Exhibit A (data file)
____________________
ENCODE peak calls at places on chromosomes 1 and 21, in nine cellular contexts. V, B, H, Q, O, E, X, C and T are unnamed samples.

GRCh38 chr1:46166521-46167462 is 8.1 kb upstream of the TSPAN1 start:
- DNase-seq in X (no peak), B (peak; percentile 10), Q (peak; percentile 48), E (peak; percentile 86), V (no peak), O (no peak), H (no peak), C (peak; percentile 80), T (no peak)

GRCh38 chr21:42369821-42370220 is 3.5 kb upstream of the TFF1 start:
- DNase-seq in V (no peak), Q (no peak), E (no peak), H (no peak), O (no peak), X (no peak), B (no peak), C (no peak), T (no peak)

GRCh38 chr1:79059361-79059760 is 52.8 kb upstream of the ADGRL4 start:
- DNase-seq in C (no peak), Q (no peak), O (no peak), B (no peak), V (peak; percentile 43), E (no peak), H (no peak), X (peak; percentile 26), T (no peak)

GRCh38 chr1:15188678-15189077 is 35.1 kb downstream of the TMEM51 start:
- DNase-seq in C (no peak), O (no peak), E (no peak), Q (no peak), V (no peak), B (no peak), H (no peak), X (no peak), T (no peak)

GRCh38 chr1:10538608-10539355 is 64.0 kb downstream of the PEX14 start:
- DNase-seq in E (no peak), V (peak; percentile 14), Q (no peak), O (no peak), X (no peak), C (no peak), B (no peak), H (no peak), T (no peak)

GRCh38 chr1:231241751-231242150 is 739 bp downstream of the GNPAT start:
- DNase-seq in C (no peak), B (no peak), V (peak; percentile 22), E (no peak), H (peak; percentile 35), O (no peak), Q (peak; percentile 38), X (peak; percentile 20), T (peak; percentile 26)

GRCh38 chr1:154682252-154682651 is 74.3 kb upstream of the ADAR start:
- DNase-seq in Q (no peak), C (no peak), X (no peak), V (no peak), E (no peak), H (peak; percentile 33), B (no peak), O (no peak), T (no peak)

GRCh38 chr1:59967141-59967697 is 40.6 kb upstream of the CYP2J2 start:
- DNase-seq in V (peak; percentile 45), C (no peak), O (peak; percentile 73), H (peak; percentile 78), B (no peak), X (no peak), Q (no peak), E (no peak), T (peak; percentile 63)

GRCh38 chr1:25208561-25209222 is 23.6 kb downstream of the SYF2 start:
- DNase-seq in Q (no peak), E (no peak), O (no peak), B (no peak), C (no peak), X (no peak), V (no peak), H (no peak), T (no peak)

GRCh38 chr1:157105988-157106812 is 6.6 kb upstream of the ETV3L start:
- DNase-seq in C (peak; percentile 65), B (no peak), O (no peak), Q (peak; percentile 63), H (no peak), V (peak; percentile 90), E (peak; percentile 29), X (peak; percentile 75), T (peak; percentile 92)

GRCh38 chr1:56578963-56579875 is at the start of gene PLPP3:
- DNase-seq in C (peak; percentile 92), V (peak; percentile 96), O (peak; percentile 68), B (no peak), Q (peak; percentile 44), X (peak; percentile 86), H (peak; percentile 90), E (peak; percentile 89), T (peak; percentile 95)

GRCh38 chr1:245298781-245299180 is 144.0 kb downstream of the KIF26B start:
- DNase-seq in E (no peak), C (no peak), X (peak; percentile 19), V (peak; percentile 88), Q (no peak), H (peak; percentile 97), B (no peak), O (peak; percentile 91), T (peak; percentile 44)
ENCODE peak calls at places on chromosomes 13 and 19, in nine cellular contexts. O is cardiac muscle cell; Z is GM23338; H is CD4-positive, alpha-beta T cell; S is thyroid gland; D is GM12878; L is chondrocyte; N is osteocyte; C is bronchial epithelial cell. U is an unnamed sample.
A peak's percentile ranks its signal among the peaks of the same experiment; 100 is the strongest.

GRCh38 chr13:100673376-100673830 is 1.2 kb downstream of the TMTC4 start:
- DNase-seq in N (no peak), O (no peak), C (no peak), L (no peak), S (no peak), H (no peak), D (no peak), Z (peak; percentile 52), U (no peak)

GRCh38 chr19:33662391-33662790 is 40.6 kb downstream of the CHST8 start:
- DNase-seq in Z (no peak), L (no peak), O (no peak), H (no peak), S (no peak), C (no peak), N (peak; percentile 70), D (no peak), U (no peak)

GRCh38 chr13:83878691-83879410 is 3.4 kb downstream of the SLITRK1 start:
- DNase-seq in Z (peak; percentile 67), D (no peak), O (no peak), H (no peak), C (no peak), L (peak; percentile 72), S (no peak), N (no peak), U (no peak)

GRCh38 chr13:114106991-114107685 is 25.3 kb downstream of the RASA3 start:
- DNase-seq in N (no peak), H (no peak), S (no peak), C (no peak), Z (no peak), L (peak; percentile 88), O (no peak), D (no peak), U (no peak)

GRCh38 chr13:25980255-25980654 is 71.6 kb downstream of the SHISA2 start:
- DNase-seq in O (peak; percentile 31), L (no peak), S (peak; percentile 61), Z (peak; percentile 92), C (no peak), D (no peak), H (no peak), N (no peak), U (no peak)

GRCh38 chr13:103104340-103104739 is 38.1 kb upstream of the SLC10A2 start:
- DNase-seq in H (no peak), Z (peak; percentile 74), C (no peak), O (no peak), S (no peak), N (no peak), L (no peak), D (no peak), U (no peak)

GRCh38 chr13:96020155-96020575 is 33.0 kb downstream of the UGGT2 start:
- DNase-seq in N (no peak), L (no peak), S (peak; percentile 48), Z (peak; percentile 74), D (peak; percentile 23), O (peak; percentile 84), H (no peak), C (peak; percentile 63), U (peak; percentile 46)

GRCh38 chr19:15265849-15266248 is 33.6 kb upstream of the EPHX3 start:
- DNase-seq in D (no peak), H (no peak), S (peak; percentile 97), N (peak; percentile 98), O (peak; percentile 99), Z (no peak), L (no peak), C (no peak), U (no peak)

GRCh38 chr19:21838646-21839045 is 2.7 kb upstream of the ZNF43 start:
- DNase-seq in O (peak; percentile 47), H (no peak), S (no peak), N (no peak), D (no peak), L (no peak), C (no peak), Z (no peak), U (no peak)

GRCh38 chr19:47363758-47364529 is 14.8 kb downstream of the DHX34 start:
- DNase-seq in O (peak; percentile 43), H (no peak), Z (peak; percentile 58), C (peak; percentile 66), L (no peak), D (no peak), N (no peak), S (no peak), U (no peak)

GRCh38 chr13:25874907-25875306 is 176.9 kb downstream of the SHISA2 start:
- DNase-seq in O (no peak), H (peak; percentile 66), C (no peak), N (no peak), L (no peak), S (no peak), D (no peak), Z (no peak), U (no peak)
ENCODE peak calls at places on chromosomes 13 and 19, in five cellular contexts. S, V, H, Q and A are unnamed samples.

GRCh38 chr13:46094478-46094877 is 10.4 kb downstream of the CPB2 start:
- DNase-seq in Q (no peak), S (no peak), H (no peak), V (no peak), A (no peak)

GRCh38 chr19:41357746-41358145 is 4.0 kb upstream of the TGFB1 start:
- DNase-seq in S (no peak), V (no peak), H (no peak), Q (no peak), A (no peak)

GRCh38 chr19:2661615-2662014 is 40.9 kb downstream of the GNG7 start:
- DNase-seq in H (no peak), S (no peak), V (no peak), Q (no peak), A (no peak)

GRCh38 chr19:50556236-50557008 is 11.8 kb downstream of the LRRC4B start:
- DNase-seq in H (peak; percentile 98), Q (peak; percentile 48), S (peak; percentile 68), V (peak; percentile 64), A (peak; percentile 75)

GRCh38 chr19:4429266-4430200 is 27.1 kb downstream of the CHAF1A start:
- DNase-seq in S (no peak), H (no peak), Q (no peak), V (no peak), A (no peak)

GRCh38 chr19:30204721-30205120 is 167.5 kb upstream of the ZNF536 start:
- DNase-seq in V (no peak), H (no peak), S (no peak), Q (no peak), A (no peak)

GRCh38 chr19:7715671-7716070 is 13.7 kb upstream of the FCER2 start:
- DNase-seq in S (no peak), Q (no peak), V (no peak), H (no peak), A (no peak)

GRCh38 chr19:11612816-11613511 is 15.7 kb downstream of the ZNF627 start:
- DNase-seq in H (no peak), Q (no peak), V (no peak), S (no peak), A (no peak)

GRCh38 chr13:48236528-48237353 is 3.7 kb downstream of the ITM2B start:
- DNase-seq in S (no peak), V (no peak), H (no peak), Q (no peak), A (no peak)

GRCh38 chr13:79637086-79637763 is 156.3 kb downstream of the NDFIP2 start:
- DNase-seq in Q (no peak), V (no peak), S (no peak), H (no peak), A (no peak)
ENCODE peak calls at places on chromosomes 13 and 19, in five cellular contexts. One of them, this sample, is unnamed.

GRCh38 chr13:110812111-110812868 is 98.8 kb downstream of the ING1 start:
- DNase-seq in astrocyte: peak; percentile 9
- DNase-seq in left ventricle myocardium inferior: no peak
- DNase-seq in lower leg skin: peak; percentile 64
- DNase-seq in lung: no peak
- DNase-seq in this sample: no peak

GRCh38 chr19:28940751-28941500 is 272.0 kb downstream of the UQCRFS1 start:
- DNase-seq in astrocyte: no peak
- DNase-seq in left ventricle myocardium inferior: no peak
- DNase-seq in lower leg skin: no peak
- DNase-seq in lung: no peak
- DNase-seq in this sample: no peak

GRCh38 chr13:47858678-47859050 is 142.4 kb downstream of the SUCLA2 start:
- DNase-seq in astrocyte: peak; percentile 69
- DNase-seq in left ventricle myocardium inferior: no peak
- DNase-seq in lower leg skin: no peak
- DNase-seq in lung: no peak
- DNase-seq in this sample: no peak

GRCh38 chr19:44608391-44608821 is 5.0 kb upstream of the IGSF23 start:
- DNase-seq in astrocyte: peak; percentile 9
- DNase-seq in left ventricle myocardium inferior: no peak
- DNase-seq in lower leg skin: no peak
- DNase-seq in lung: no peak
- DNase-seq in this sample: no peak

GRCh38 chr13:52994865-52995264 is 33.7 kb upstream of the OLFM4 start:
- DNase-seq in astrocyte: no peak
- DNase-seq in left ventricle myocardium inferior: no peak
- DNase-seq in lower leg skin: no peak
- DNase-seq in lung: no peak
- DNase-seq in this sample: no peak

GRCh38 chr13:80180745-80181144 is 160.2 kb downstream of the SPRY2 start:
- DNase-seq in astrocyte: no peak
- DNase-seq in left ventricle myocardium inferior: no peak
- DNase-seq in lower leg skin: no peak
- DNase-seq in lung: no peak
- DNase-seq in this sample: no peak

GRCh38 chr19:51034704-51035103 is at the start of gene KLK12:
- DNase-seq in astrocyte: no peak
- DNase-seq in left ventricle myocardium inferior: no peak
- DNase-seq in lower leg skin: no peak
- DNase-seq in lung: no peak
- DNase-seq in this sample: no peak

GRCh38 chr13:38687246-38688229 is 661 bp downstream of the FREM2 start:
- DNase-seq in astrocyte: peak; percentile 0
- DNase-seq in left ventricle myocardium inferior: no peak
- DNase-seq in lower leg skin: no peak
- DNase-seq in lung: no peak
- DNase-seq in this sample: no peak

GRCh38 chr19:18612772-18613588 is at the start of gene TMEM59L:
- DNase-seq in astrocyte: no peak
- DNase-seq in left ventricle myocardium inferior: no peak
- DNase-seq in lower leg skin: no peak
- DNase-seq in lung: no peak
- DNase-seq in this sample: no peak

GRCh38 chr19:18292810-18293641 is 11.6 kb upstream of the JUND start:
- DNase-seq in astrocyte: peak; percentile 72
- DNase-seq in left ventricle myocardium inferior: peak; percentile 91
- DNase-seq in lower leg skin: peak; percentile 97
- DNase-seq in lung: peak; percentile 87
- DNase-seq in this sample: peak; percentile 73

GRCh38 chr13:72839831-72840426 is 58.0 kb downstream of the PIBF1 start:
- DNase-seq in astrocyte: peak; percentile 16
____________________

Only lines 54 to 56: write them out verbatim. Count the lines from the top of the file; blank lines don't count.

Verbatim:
- DNase-seq in S (no peak), V (no peak), H (no peak), Q (no peak), A (no peak)

GRCh38 chr19:2661615-2662014 is 40.9 kb downstream of the GNG7 start:
- DNase-seq in H (no peak), S (no peak), V (no peak), Q (no peak), A (no peak)